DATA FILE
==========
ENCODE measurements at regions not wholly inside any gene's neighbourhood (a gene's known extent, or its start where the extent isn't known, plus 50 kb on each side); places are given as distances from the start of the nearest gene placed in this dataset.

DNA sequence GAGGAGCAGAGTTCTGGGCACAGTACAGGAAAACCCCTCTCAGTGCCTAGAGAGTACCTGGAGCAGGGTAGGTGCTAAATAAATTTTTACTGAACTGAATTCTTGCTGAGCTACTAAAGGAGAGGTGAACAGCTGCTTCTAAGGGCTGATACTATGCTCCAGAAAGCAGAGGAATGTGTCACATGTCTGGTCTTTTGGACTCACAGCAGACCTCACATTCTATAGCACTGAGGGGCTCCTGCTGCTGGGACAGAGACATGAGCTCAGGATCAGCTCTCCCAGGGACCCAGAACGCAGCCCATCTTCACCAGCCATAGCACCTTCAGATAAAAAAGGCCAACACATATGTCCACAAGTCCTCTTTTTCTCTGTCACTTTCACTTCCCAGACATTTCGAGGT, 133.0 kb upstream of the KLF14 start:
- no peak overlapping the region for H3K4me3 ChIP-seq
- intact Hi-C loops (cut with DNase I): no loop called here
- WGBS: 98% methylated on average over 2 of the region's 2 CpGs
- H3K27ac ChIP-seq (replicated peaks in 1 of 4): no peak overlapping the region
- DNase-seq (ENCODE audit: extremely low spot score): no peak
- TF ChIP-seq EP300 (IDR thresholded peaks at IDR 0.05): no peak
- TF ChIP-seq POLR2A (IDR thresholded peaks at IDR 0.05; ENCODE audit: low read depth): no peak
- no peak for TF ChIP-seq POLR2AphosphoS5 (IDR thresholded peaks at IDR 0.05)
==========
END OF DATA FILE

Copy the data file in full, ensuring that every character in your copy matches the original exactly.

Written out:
ENCODE measurements at regions not wholly inside any gene's neighbourhood (a gene's known extent, or its start where the extent isn't known, plus 50 kb on each side); places are given as distances from the start of the nearest gene placed in this dataset.

DNA sequence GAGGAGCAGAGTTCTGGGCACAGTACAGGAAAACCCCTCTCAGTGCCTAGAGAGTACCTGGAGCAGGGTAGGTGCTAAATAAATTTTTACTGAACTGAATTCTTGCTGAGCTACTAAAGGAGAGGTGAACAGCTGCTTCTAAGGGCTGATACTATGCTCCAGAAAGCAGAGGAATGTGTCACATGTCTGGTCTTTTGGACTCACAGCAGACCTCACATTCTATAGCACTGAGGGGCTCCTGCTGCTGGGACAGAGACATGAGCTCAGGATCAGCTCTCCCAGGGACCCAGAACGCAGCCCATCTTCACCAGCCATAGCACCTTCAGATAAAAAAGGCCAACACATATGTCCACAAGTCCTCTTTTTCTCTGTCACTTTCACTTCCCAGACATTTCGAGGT, 133.0 kb upstream of the KLF14 start:
- no peak overlapping the region for H3K4me3 ChIP-seq
- intact Hi-C loops (cut with DNase I): no loop called here
- WGBS: 98% methylated on average over 2 of the region's 2 CpGs
- H3K27ac ChIP-seq (replicated peaks in 1 of 4): no peak overlapping the region
- DNase-seq (ENCODE audit: extremely low spot score): no peak
- TF ChIP-seq EP300 (IDR thresholded peaks at IDR 0.05): no peak
- TF ChIP-seq POLR2A (IDR thresholded peaks at IDR 0.05; ENCODE audit: low read depth): no peak
- no peak for TF ChIP-seq POLR2AphosphoS5 (IDR thresholded peaks at IDR 0.05)